Fig 4.: Unknown variable. Must declare the scalar variable @var error.

While it is an assumption without delving into SQL Server internals, even variables likely pass through a system object with a CS collation.

Although the procedure is not compiled during creation, the parser must ensure that the code is valid. Therefore, errors are revealed during the creation stage rather than when the procedure is executed for the first time.

Finally, an evidence that if we are stay strictly within the scope of our database with CI collation we will be able to make it through with our “messy” code.

Fig 5.: Different casing working with physical objects

Upon further reflection, it is interesting to note that the parser does not physically create the object. To parse the code, it likely utilizes internal objects within the user database itself, which are not case sensitive. This explains why T-SQL code with inconsistent casing can still function within the scope of a case-insensitive database.

In conclusion, while T-SQL is generally not case sensitive, its behavior can be influenced by the collation settings of the server and system databases. When deploying a case-insensitive database to a case-sensitive server, unexpected errors related to object and variable names may arise. Therefore, it is important to consider collation settings and potential case sensitivity issues when working with T-SQL code.

How can you enforce casing during your development process? Finding an ideal solution can be challenging. In Visual Studio SSDT (SQL Server Data Tools), you have the option to set the database to a case-sensitive collation. However, it’s important to note that deploying your project with this collation will require adjustments during the publishing phase if you intend to maintain the original collation. It’s worth mentioning that this change applies to the user database and not the system, which means that altering the collation of reference databases like master or tempdb poses a challenge. In this situation, it is recommended to have a dedicated development or UAT (User Acceptance Testing) environment that utilizes a case-sensitive collation setup. This allows you to catch any errors related to case sensitivity during the development stage. Additionally, SQL Prompt from Redgate offers a feature to apply casing at the script level, but a method to apply it to an entire project or solution has not been found yet.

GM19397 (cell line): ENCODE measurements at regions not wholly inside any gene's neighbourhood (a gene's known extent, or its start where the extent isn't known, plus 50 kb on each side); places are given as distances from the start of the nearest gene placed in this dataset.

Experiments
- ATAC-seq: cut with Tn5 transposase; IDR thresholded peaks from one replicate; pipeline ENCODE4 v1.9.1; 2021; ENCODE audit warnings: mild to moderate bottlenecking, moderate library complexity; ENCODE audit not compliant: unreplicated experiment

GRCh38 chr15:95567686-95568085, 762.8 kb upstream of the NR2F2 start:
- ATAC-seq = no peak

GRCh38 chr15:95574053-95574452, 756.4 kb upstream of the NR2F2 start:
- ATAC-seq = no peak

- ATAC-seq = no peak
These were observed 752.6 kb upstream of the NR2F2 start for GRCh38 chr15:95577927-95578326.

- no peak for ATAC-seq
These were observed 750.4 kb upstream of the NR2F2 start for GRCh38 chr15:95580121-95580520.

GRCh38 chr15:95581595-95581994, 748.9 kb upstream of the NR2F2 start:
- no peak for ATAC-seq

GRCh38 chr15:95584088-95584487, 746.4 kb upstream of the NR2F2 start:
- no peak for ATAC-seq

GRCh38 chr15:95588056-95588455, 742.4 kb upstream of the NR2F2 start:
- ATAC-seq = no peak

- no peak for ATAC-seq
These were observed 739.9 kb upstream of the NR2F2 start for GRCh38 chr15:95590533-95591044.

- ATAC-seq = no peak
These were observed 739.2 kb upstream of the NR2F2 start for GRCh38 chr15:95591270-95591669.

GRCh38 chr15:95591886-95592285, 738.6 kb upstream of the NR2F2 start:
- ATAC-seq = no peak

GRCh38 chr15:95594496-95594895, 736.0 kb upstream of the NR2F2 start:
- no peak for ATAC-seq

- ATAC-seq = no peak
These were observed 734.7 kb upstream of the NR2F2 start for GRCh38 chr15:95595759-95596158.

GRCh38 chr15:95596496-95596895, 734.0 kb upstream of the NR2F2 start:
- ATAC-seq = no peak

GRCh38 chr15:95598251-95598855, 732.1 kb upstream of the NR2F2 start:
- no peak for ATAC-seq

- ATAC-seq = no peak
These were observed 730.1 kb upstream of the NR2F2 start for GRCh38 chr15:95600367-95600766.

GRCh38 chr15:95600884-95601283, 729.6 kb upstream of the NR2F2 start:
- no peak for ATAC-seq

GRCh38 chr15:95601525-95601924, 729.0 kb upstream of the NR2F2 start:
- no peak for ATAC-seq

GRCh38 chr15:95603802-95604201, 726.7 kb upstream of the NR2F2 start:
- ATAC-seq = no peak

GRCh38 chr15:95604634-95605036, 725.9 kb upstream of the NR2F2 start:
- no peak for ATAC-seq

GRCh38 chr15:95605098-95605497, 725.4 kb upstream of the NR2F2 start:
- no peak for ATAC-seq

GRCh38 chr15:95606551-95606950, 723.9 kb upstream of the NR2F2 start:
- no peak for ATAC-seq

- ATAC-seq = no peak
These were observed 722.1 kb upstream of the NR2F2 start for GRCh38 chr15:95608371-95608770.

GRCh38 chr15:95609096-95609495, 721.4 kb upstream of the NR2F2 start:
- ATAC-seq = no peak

Did you know that you can change the server collation if it shows the one chosen during installation is not the ideal one?


You can also change the collation of your database. While changing the database collation may seem like a simpler process, it’s important to note that it does not automatically update existing objects and data. Therefore, changing the database collation can be a complex and potentially time-consuming endeavour.